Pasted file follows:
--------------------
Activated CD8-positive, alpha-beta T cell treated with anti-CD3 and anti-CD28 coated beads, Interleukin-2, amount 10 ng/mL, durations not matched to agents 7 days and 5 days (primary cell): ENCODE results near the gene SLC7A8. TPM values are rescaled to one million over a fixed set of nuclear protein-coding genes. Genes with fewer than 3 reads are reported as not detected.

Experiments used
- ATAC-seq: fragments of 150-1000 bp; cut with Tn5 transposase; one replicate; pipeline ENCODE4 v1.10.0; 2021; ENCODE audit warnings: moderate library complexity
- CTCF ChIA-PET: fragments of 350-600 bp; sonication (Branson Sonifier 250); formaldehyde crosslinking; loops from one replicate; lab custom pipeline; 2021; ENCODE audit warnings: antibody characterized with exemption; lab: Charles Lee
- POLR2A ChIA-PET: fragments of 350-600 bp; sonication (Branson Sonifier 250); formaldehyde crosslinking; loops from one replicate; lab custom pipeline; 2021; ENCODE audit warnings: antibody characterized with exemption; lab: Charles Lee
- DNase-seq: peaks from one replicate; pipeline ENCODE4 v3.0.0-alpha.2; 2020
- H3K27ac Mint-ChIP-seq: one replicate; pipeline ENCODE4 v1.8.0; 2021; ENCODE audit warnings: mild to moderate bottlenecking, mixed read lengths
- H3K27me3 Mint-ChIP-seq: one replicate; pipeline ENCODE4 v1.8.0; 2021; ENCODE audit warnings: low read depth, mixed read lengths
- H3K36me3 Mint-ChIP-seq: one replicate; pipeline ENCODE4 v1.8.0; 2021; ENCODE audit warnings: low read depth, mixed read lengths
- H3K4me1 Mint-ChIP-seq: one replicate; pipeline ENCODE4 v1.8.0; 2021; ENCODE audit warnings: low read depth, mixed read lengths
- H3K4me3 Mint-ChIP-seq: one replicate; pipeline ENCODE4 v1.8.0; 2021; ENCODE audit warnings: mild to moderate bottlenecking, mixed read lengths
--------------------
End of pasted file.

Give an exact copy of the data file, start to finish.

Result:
Activated CD8-positive, alpha-beta T cell treated with anti-CD3 and anti-CD28 coated beads, Interleukin-2, amount 10 ng/mL, durations not matched to agents 7 days and 5 days (primary cell): ENCODE results near the gene SLC7A8. TPM values are rescaled to one million over a fixed set of nuclear protein-coding genes. Genes with fewer than 3 reads are reported as not detected.

Experiments used
- ATAC-seq: fragments of 150-1000 bp; cut with Tn5 transposase; one replicate; pipeline ENCODE4 v1.10.0; 2021; ENCODE audit warnings: moderate library complexity
- CTCF ChIA-PET: fragments of 350-600 bp; sonication (Branson Sonifier 250); formaldehyde crosslinking; loops from one replicate; lab custom pipeline; 2021; ENCODE audit warnings: antibody characterized with exemption; lab: Charles Lee
- POLR2A ChIA-PET: fragments of 350-600 bp; sonication (Branson Sonifier 250); formaldehyde crosslinking; loops from one replicate; lab custom pipeline; 2021; ENCODE audit warnings: antibody characterized with exemption; lab: Charles Lee
- DNase-seq: peaks from one replicate; pipeline ENCODE4 v3.0.0-alpha.2; 2020
- H3K27ac Mint-ChIP-seq: one replicate; pipeline ENCODE4 v1.8.0; 2021; ENCODE audit warnings: mild to moderate bottlenecking, mixed read lengths
- H3K27me3 Mint-ChIP-seq: one replicate; pipeline ENCODE4 v1.8.0; 2021; ENCODE audit warnings: low read depth, mixed read lengths
- H3K36me3 Mint-ChIP-seq: one replicate; pipeline ENCODE4 v1.8.0; 2021; ENCODE audit warnings: low read depth, mixed read lengths
- H3K4me1 Mint-ChIP-seq: one replicate; pipeline ENCODE4 v1.8.0; 2021; ENCODE audit warnings: low read depth, mixed read lengths
- H3K4me3 Mint-ChIP-seq: one replicate; pipeline ENCODE4 v1.8.0; 2021; ENCODE audit warnings: mild to moderate bottlenecking, mixed read lengths